I don’t know if 3D printing will change the world, but I do know that it’s helping Elliot start up a new business in Berlin.
Elliot’s a good designer. He’s designed everything from 3D videos to websites to room dividers to packaging. But he has a special knack for furniture – especially furniture designed on a computer.
Using 3D software Elliot designed the table in the photos. He then built one, using a numerical controls (NC) laser to cut the wood and a 3D printer to create the red resin joints. (You can get them in any color you want).
The design incorporates both additive and subtractive manufacturing. Elliot creates the tabletop by cutting wood away – it’s subtractive. He creates the joints in a 3D printer by adding one layer of resin on top of another repetitively.
Elliot has now rented a studio in Berlin and is starting up a furniture design and manufacturing business, under the brand name Studio Elliot White. None of this would have been possible without 3D design software and printers.
So, is Elliot a harbinger of things to come? Well, maybe. A few days ago the New York Times had a lively discussion on the topic in its Room For Debate section. Here are some highlights along with my ruminations.
Big picture – the grand vision has been that we will all have 3D printers in our homes. We could order Elliot’s table (or bench or chair) and he would simply send us the design files for us to print at home. That seems unlikely, at least in the near term. Home printers just don’t produce the necessary quality.
Future schlock – Amazon recently opened its 3D printing store. You can create your own products. Unfortunately, most of it is schlock – like a 3D printed plastic dog bone. Even with such simple products, you don’t get to print it yourself. Amazon prints it and ships it to you.
Jet engine parts – some analysts suggest that 3D printing will always be low quality because of inherent weaknesses in additive technology. But General Electric has figured out how to print fuel nozzles for jet engines by printing layers of metal. By doing so, they reduce costs and lead times while improving quality.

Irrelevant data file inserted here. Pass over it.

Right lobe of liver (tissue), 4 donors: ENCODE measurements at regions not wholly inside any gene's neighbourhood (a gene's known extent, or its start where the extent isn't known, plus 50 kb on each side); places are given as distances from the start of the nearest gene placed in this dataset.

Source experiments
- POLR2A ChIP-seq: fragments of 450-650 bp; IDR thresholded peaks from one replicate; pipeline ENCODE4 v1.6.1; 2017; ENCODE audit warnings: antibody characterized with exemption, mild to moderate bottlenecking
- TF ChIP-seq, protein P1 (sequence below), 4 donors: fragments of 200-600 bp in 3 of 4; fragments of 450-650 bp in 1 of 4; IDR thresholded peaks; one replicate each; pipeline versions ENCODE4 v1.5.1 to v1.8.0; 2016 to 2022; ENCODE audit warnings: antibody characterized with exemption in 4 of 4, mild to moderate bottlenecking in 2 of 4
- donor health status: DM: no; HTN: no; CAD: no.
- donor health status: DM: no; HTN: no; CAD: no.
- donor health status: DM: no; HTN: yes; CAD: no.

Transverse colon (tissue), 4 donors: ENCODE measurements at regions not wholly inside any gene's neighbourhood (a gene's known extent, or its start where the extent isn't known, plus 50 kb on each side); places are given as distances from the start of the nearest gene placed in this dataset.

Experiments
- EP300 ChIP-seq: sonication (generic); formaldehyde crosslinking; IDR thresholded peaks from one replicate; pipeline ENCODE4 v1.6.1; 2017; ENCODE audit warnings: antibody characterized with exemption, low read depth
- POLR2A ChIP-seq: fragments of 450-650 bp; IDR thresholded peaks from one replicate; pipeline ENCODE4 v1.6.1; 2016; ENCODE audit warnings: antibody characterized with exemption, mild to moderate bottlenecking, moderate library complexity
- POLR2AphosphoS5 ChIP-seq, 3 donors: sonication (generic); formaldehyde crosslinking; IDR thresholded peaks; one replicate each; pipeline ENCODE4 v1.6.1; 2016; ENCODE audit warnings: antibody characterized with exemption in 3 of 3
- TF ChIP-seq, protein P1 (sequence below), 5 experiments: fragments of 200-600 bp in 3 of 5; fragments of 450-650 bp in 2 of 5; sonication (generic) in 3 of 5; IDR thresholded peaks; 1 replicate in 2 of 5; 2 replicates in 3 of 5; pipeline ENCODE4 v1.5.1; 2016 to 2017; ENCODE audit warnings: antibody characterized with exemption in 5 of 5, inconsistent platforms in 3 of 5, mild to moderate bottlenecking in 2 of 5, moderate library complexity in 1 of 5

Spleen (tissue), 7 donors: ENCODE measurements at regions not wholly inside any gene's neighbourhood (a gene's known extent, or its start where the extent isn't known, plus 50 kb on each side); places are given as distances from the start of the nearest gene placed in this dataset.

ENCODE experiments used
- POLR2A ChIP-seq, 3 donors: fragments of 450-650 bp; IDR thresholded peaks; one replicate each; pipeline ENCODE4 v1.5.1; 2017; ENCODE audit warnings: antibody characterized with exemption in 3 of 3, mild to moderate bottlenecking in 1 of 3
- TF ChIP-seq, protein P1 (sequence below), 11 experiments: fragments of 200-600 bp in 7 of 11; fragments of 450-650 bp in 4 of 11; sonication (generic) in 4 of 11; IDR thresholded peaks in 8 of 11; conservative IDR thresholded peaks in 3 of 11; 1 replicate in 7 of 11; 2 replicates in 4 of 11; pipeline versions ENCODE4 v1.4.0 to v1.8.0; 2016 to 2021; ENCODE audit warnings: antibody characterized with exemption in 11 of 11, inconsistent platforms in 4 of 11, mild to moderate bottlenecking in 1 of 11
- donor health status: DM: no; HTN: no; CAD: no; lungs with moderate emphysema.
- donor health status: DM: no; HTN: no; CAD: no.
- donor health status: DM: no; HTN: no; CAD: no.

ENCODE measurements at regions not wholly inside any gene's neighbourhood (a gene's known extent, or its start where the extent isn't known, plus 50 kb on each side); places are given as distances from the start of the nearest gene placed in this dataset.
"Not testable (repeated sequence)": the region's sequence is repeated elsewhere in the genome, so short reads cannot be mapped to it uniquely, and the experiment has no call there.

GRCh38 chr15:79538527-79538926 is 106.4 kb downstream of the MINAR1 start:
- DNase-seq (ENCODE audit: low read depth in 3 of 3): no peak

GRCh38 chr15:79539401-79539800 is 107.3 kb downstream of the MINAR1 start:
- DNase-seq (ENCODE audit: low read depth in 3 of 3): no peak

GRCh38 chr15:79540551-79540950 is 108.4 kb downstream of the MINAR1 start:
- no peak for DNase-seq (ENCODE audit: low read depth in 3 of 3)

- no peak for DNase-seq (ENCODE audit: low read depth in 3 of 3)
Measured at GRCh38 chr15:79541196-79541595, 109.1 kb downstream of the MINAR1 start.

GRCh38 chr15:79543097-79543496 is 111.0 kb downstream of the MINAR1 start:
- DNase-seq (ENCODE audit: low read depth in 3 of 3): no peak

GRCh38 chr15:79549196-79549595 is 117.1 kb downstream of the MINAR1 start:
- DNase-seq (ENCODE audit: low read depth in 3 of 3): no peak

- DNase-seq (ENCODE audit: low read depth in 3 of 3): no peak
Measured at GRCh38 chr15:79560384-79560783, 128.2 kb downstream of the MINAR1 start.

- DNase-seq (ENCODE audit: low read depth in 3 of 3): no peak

Clothes – I wouldn’t have thought of printing clothes but start-up companies are pushing the trend. Indeed, the US Army seems to think that it can clothe soldiers in high-tech printed uniforms for greater comfort and safety. And, yes, there is even a range of 3D printed bikinis.
Food – yes, it’s possible to print food. I was heartened to learn that one of the first applications is to print chocolate onto other foods.
Manufacturing – could 3D printing return manufacturing to advanced countries? Maybe. As one Room For Debate writer noted, manufacturing productivity has risen much more quickly than overall business productivity. Meanwhile, the cost of labor in China is rising at 10 to 15% per year. If these trends continue, on-shoring makes a lot more sense.
So, what’s the future? Well, once again, I think we’re caught in the hype cycle. The initial hype was intense. Now there’s a bit of disappointment as reality seeps in. But that’s usually followed by a rising productivity curve as entrepreneurs sort out which technologies fit which markets. I’m generally optimistic. Now … does anyone want to buy a table?